It is certainly true that rates of violent crime are higher among the severely mentally ill than among the general population, with approximately 5 to 10% committing an act of violence within 5 years of diagnosis. Still, the vast majority of them never do so. The question, then, is how psychiatrists can identify the subset of patients who are most likely to become violent….Now, a team of researchers led by Dr. Seena Fazel, has developed a model that accurately predicts which patients are unlikely to become violent.
Dr. Fazel’s team found that two factors greatly increased the likelihood that a severely mentally ill person would commit a violent crime: A history of violent crime (which increased the risk five times) and being male (which more than doubled the risk). On the flip side, the older a patient is, the less likely he or she is to commit a violent crime. (See chart.)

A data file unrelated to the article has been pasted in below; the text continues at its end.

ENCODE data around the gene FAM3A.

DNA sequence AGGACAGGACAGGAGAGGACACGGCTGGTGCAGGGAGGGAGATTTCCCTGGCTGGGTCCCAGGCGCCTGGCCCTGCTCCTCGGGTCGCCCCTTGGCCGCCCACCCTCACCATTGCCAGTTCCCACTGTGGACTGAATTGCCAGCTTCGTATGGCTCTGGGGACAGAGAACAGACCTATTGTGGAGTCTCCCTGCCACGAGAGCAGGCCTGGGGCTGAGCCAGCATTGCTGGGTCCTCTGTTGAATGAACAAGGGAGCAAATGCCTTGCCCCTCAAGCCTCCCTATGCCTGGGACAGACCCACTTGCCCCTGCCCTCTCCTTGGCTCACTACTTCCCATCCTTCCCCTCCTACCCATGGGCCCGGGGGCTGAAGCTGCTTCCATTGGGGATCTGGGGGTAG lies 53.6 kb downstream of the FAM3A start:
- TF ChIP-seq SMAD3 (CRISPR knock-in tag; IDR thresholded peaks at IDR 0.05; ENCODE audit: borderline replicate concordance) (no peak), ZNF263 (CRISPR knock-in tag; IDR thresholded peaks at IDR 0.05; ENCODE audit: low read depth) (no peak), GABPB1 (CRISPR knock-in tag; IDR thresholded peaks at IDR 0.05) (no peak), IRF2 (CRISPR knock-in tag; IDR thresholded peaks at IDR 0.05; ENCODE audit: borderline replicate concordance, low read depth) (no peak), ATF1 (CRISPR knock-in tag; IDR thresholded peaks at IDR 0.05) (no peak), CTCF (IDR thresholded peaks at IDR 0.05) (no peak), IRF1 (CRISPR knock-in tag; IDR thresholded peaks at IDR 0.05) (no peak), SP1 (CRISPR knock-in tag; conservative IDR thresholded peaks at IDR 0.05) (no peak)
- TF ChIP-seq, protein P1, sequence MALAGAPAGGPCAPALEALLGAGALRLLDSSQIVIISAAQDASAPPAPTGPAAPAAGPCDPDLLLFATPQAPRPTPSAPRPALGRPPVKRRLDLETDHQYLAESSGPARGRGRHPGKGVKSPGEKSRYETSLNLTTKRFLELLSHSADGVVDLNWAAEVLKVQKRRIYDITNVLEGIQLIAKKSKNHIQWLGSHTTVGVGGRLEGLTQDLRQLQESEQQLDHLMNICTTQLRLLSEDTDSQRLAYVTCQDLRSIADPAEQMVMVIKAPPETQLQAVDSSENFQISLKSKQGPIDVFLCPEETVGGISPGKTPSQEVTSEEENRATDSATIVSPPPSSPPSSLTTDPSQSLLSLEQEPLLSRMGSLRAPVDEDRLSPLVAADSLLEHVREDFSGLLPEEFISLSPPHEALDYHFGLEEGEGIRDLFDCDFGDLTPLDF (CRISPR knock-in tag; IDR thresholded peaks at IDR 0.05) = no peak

Other factors that were statistically significant but had a smaller impact on the risk of violence included prior alcohol or drug use, previous episodes of self-harm, and being an in-patient. It should be kept in mind, however, that these factors may not cause violence but rather serve as proxies for the severity of mental illness.
[Read full study here.]
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